J Periodontal Implant Sci.  2016 Dec;46(6):362-371. 10.5051/jpis.2016.46.6.362.

Biocompatibility study of lithium disilicate and zirconium oxide ceramics for esthetic dental abutments

  • 1Laboratory of Biomaterials and Bone Site Inflammation, University of Reims Champagne-Ardenne, Reims, France. celine.brunot-gohin@univ-reims.fr
  • 2Laboratory of Biomechanics and Bioengineering, Research Center of Royallieu, University of Technology of Compiègne, Sorbonne Universities, Compiègne, France.
  • 3Laboratory of Integrated Renewable Matter Transformations, Research Center of Royallieu, University of Technology of Compiègne, Sorbonne Universities, Compiègne, France.
  • 4University of Reims Champagne-Ardenne, Faculty of Odontology, Reims, France.
  • 5Tufts University School of Dental Medicine, Boston, MA, USA.


The increasing demand for esthetically pleasing results has contributed to the use of ceramics for dental implant abutments. The aim of this study was to compare the biological response of epithelial tissue cultivated on lithium disilicate (LSâ‚‚) and zirconium oxide (ZrOâ‚‚) ceramics. Understanding the relevant physicochemical and mechanical properties of these ceramics will help identify the optimal material for facilitating gingival wound closure.
Both biomaterials were prepared with 2 different surface treatments: raw and polished. Their physicochemical characteristics were analyzed by contact angle measurements, scanning white-light interferometry, and scanning electron microscopy. An organotypic culture was then performed using a chicken epithelium model to simulate peri-implant soft tissue. We measured the contact angle, hydrophobicity, and roughness of the materials as well as the tissue behavior at their surfaces (cell migration and cell adhesion).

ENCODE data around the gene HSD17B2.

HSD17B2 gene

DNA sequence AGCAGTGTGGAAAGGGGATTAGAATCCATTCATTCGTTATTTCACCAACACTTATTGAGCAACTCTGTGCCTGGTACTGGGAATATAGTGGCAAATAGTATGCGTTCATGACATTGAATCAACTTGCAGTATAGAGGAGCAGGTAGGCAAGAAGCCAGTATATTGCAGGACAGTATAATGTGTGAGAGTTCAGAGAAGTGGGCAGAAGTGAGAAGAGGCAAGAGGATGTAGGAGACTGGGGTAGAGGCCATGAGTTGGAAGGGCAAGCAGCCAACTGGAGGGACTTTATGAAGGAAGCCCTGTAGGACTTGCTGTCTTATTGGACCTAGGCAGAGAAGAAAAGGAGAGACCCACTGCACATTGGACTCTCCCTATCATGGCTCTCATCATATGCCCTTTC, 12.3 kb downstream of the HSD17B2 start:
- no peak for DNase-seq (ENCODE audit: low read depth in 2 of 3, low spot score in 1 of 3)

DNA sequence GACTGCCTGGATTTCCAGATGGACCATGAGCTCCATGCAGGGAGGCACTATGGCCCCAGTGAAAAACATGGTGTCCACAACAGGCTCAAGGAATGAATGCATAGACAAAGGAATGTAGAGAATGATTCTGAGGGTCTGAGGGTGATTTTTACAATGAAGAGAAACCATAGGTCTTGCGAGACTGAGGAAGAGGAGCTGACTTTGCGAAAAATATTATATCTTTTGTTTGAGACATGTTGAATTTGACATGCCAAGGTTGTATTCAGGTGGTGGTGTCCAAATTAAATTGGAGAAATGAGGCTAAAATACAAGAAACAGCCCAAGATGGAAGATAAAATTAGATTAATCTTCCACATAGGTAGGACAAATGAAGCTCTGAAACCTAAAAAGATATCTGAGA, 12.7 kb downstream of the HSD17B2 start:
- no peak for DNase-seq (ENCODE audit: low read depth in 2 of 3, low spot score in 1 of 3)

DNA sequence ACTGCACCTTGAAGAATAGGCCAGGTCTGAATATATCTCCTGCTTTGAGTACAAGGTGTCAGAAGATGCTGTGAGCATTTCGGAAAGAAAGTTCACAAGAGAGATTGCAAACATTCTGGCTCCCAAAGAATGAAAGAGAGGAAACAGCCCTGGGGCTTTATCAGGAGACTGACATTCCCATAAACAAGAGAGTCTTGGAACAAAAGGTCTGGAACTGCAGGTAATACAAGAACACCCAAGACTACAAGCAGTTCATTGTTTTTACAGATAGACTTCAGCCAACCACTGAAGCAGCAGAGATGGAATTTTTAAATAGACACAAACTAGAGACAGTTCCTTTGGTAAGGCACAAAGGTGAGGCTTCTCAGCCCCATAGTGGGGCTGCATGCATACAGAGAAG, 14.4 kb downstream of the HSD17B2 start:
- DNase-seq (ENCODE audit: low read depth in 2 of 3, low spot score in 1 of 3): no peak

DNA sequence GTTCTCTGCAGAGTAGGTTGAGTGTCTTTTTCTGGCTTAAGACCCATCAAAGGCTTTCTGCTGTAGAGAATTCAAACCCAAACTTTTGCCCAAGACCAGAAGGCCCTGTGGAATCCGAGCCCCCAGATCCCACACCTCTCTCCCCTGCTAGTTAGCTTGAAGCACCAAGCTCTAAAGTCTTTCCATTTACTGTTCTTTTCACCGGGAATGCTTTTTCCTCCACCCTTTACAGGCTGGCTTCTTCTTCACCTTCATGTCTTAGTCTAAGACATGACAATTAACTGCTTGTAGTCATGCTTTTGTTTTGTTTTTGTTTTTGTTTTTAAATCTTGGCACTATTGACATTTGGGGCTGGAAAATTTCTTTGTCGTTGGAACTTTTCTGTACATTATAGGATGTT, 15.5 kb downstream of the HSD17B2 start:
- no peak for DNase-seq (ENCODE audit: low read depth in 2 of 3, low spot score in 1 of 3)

The best cell migration was observed on ZrOâ‚‚ ceramic. Cell adhesion was also drastically lower on the polished ZrOâ‚‚ ceramic than on both the raw and polished LS2. Evaluating various surface topographies of LS2 showed that increasing surface roughness improved cell adhesion, leading to an increase of up to 13%.
Our results demonstrate that a biomaterial, here LS2, can be modified using simple surface changes in order to finely modulate soft tissue adhesion. Strong adhesion at the abutment associated with weak migration assists in gingival wound healing. On the same material, polishing can reduce cell adhesion without drastically modifying cell migration. A comparison of LS2 and ZrO2 ceramic showed that LS2 was more conducive to creating varying tissue reactions. Our results can help dental surgeons to choose, especially for esthetic implant abutments, the most appropriate biomaterial as well as the most appropriate surface treatment to use in accordance with specific clinical dental applications.


Ceramics; Dental abutments; Dental esthetics; Embryo culture techniques

MeSH Terms

Biocompatible Materials
Cell Adhesion
Cell Movement
Dental Abutments*
Dental Implants
Embryo Culture Techniques
Esthetics, Dental
Hydrophobic and Hydrophilic Interactions
Microscopy, Electron, Scanning
Tissue Adhesions
Wound Healing
Wounds and Injuries
Biocompatible Materials
Dental Implants
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